According to a report by the Syrian opposition, forces loyal to Syrian President Bashar Al Assad have damaged an ancient 2,000 year-old synagogue in the Jobar District of Damascus, which is supposedly one of the oldest synagogues in the world. A video posted online shows significant damage done to the exterior area of the synagogue. It also displays an inscription in both English and Arabic which reads “Shrine and Synagogue of Eliyahu Hanavi since 720 BCE.”

The Jewish tradition teaches that the Eliyahu Hanavi Synagogue was built on top of a cave where Eliyahu Hanavi hid from his persecutors. It was said to have been built by Eliyahu the prophet’s successor, Elisha, and some Jews believe that Elisha appointed King Hazael of Syria at this location. The synagogue was repaired during the 1st century by Eleazar Ben Arach and the structure has reportedly not been changed since that date, thus making the synagogue a unique archaeological treasure. According to the Talmud, Rabbi Rafram bar Pappa prayed at this synagogue.

The Eliyahu Hanavi synagogue has been sacred to Syrian Jews for generations and was a common pilgrimage site, visited by many sick people who believed that the spirit of Eliyahu Hanavi could heal them. In 1210, French Rabbi Samuel Ben Samson, who visited Damascus, described the “beautiful synagogue situated outside the city.” Another anonymous Jewish traveler who visited Syria following the Spanish Inquisition claimed that around 60 Jewish families lived in Jobar and that their remarkable synagogue was supported by “thirteen columns.” The Romanian Jewish historian and traveler J.J. Benjamin, writing in 1864, also claimed that the synagogue was “inlaid with marble,” possessed a grotto, and had an irregularly formed stone, which many believe marks the spot where King Hazael was anointed king by Elisha the Prophet.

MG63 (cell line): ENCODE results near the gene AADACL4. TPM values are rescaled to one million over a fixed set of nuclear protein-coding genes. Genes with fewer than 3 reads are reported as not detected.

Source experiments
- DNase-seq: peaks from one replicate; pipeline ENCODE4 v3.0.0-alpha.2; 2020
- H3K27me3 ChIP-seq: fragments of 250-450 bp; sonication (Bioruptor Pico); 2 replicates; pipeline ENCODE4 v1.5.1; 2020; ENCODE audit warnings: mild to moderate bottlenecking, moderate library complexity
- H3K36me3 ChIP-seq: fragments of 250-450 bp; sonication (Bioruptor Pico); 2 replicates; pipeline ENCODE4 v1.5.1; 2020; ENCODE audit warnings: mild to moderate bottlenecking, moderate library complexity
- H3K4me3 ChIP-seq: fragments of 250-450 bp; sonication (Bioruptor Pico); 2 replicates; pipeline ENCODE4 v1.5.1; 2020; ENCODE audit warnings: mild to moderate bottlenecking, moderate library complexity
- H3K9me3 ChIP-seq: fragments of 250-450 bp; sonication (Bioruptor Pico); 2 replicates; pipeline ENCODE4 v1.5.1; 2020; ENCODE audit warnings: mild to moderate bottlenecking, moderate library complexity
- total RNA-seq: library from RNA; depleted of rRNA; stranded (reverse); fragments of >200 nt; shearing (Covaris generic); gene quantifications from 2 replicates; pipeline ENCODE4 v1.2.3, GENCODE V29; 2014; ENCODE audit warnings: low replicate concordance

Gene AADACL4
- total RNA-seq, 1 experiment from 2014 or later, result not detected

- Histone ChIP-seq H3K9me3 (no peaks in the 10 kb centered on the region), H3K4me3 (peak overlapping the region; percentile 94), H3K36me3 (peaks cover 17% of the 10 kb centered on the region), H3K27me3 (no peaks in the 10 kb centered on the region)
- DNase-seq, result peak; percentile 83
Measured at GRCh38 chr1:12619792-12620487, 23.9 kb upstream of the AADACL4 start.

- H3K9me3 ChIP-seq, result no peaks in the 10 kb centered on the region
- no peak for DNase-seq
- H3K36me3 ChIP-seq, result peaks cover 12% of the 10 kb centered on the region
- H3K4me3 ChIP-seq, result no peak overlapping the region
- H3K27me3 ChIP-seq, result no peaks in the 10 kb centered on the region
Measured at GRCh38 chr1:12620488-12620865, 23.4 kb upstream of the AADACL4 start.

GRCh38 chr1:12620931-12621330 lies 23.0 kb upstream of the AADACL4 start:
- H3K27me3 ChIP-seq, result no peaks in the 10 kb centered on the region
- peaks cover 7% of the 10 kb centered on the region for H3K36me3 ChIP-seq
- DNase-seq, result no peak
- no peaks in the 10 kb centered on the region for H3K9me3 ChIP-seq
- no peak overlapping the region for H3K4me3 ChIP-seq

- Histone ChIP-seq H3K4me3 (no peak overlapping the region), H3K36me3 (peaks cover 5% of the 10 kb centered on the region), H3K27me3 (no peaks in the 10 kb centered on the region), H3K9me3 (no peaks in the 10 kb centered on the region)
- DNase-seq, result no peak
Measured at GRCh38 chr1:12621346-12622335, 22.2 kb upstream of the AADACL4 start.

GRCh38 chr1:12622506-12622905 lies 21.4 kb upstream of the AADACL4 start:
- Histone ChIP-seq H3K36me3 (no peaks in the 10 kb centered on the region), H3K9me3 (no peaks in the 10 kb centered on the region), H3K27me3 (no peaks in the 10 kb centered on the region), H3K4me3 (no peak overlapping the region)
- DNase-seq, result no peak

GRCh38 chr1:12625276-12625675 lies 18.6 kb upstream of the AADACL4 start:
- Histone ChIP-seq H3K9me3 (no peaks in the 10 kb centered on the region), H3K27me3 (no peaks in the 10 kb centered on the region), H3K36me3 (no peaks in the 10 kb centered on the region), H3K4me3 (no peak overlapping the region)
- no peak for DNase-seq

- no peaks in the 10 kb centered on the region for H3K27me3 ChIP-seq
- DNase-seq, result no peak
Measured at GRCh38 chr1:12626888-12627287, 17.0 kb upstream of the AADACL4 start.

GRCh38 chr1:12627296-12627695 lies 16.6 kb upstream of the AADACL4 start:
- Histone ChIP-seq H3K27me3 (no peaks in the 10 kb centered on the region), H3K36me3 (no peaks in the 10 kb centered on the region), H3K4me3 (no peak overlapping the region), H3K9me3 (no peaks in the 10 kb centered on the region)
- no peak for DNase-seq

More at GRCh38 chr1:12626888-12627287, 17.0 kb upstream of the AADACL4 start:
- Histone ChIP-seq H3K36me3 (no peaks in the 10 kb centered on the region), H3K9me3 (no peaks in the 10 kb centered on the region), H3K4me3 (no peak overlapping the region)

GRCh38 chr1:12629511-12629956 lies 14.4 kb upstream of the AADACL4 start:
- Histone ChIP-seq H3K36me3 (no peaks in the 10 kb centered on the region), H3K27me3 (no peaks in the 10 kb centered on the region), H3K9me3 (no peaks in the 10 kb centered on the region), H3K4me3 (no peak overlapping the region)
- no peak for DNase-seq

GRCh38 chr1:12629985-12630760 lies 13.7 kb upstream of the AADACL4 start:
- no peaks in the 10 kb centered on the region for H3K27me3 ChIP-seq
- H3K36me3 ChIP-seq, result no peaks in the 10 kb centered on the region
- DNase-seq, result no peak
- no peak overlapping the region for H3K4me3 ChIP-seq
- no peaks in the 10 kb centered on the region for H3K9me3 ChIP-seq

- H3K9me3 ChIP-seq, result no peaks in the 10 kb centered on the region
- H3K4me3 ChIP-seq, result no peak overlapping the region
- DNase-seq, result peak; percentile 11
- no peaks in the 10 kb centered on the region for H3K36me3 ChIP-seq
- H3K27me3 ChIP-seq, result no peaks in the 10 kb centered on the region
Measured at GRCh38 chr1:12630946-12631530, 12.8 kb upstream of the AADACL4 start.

After the establishment of the State of Israel, the Jews of Syria suffered increased levels of discrimination, until they finally managed to flee the country. The Syrian government confiscated all property left behind by Syrian Jews. The Eliyahu Hanavi Synagogue, upon being confiscated by the Syrian government, was converted into a school for Palestinian Arabs, yet other than that was left untouched until now.

The democide that Assad is committing against his own people has threatened numerous Jewish cultural sites, in addition to many other archaeological treasures. Numerous historic churches and mosques have also been adversely affected by the violence. Thus far, Six World Heritage sites have been damaged by shelling and cross-fire between Syrian rebels and forces loyal to the regime. UNESCO has voiced “grave concern about possible damage to precious sites.” In addition, 70,000 Syrians have lost their lives and over one million Syrians have become refugees.

To view the video of the damage caused to the Eliyahu Hanavi Synagogue, see below!